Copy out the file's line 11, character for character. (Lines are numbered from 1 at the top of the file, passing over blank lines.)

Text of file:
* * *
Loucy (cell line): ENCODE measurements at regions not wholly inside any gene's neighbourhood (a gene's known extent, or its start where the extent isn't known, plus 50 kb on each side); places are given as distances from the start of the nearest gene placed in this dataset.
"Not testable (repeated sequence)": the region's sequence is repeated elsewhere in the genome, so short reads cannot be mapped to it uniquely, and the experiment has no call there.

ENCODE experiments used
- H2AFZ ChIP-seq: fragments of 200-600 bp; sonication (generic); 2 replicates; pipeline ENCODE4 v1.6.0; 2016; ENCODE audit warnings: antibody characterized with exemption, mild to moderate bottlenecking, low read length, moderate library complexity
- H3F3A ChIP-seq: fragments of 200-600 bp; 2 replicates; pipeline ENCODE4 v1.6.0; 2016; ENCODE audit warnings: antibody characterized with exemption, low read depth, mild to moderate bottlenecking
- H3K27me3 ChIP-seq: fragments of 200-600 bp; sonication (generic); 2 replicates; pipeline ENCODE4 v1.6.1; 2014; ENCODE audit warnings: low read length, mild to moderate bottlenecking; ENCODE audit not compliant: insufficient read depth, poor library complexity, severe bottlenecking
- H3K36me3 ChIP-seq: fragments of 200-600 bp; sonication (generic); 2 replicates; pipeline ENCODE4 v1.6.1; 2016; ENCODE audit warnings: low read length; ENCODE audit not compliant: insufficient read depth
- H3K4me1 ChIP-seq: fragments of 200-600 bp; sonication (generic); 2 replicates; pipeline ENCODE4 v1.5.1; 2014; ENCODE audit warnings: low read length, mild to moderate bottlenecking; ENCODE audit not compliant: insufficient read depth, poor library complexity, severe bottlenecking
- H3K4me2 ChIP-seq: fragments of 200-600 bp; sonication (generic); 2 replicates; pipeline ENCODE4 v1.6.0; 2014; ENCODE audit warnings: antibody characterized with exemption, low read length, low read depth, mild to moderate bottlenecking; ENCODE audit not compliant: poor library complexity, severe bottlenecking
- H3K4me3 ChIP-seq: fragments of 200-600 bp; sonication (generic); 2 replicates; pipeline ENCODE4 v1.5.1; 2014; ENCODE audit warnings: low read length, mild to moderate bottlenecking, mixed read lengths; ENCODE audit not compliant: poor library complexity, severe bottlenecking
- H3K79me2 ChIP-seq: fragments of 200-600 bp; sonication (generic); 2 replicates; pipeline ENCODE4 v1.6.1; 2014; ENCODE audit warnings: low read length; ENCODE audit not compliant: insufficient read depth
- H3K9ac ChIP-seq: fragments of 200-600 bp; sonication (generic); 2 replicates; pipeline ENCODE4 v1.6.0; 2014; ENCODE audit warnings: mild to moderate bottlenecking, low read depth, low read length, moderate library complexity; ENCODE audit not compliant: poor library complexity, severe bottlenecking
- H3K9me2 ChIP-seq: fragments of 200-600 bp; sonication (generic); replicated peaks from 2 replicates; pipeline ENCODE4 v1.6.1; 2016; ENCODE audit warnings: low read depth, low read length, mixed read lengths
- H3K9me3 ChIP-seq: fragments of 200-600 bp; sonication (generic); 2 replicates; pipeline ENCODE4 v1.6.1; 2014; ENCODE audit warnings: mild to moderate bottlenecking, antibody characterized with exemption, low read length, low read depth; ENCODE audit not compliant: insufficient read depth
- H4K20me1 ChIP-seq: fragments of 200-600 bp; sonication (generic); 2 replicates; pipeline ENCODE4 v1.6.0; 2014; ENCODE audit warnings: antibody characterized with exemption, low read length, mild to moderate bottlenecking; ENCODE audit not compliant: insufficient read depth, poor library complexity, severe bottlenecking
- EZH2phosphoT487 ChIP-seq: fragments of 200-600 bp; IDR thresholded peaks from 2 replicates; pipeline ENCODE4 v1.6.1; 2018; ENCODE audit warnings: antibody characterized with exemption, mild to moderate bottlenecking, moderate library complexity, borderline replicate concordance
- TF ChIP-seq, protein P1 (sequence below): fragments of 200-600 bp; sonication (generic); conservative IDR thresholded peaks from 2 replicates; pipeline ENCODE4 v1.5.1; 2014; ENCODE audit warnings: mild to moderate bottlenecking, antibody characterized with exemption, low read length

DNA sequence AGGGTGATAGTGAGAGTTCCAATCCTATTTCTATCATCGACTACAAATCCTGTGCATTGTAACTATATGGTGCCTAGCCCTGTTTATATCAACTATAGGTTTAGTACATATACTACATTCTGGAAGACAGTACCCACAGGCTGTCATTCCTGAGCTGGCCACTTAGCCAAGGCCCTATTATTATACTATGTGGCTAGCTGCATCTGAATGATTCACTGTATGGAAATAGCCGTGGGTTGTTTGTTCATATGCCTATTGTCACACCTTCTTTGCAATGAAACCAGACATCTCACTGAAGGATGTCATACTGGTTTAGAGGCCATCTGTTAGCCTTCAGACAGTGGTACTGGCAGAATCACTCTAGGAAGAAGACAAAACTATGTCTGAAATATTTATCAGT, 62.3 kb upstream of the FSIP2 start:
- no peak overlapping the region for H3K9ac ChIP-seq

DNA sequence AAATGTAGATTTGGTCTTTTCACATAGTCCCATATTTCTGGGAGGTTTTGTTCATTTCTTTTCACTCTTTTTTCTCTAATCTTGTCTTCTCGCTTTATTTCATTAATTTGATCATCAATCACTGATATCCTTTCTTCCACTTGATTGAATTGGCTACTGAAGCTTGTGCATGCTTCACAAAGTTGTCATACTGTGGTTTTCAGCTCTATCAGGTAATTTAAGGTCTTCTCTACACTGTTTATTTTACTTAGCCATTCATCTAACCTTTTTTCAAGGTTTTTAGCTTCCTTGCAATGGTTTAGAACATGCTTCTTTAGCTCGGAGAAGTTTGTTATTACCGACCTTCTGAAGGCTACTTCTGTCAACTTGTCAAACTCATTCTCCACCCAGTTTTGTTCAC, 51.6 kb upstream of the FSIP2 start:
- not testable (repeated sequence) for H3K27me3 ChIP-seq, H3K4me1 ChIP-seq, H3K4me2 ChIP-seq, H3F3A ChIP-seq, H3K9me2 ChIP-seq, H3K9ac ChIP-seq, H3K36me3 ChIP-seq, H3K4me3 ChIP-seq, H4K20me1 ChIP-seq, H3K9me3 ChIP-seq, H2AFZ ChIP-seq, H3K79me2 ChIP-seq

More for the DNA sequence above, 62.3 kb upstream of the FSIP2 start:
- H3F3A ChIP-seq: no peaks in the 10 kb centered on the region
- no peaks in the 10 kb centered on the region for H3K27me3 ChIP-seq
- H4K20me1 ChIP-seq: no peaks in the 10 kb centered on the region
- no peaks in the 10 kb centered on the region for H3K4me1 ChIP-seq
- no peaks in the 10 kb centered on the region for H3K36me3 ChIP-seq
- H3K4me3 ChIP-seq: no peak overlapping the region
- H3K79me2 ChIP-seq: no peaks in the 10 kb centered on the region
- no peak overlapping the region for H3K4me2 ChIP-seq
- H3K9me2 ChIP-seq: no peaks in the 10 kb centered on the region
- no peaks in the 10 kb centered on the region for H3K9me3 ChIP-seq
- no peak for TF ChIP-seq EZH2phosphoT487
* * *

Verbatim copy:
- H3K79me2 ChIP-seq: fragments of 200-600 bp; sonication (generic); 2 replicates; pipeline ENCODE4 v1.6.1; 2014; ENCODE audit warnings: low read length; ENCODE audit not compliant: insufficient read depth